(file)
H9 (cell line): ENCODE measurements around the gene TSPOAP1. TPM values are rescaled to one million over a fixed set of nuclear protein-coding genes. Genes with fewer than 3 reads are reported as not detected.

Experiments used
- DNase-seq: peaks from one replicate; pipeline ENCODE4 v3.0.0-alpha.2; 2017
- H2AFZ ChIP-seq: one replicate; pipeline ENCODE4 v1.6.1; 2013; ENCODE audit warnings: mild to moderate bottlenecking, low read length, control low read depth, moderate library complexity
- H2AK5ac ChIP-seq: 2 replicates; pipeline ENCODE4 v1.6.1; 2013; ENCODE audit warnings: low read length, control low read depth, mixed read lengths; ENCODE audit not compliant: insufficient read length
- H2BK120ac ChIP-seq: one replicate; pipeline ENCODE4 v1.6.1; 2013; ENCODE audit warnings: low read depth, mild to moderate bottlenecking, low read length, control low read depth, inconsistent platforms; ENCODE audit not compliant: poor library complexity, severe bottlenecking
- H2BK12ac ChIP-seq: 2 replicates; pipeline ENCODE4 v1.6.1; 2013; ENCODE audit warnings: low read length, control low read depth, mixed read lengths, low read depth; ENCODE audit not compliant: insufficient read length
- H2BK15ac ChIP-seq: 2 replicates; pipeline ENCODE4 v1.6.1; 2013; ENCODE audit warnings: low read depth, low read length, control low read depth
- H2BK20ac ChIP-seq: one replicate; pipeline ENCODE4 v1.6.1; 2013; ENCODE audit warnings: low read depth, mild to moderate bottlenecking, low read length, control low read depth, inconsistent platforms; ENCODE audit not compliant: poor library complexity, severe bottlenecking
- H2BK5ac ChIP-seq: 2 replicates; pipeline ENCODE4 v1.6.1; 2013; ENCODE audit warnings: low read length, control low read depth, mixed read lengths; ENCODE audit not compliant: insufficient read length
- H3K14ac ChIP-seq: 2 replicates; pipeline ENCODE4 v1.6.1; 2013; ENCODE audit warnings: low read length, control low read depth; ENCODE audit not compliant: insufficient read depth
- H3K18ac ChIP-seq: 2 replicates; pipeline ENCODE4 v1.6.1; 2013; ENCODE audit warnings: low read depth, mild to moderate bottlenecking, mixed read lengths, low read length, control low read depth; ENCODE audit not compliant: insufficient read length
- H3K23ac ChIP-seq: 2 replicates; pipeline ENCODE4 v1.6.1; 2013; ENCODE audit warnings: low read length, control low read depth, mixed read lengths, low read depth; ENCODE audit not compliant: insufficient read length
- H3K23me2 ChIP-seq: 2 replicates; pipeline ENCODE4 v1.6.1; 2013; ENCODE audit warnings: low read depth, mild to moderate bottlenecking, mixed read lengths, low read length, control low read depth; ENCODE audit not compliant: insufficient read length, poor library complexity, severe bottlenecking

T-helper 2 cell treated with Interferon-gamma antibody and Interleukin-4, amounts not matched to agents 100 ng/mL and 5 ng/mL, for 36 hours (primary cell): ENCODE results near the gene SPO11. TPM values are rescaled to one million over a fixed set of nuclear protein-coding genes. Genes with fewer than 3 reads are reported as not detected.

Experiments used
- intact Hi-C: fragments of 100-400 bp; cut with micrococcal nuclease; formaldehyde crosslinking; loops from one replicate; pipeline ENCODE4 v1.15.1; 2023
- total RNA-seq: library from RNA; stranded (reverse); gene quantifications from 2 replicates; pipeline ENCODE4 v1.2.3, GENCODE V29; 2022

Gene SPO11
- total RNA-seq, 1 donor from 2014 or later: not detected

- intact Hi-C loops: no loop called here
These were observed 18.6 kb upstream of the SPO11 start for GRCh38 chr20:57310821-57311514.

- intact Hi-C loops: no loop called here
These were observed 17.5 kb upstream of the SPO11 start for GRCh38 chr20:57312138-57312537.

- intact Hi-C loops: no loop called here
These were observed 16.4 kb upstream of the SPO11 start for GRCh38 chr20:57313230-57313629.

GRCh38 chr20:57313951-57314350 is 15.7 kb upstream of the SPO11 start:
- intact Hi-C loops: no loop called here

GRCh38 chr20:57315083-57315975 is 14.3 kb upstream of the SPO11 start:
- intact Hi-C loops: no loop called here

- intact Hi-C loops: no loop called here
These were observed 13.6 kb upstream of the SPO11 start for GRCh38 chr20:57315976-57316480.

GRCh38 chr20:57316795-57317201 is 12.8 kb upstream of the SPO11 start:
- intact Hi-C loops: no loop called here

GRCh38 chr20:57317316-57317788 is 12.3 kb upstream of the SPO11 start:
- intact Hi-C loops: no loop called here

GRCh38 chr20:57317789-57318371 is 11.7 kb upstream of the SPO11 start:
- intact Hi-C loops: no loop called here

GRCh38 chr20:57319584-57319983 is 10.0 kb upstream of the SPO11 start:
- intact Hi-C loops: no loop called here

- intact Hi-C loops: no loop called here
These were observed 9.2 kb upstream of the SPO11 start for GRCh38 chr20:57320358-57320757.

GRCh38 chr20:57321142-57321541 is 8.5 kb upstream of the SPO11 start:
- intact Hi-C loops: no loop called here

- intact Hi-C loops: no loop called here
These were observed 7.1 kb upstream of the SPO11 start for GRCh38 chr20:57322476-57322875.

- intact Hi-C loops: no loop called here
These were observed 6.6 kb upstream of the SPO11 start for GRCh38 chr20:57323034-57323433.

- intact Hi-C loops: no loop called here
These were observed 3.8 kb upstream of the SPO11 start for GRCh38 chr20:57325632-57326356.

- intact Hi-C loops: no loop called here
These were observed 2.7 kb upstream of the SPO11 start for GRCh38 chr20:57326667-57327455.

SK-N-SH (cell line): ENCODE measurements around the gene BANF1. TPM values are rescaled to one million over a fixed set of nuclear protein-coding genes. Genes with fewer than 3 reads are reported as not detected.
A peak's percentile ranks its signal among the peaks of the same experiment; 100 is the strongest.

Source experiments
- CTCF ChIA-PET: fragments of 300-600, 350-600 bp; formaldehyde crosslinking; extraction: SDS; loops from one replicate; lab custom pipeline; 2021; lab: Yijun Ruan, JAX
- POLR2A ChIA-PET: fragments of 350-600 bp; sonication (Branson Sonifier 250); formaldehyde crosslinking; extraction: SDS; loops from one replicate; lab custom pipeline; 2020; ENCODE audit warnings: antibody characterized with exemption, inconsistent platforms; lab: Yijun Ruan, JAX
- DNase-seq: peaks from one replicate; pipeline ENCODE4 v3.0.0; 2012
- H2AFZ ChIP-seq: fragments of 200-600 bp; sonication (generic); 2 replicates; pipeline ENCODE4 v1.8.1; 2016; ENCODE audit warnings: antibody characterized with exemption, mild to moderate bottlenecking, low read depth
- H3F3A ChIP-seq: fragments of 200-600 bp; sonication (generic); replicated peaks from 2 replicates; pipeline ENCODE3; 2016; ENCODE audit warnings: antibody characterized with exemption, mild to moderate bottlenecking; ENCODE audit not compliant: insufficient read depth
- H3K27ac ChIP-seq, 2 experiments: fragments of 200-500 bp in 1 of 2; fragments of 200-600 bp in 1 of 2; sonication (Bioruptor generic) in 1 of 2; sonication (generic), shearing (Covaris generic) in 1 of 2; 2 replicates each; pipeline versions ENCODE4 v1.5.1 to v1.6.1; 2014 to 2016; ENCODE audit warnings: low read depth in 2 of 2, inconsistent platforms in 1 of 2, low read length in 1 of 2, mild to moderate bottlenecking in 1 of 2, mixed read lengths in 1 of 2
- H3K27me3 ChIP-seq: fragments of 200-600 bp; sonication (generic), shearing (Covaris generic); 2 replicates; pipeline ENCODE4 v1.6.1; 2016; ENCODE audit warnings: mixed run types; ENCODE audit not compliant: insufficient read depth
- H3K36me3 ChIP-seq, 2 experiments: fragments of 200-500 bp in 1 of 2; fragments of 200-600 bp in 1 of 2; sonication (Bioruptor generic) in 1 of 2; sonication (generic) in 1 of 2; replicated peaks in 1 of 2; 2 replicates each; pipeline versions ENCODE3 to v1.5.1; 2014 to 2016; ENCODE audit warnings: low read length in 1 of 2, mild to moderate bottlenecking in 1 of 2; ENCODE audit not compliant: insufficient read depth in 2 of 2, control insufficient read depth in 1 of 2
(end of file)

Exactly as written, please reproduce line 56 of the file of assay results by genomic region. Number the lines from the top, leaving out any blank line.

- CTCF ChIA-PET: fragments of 300-600, 350-600 bp; formaldehyde crosslinking; extraction: SDS; loops from one replicate; lab custom pipeline; 2021; lab: Yijun Ruan, JAX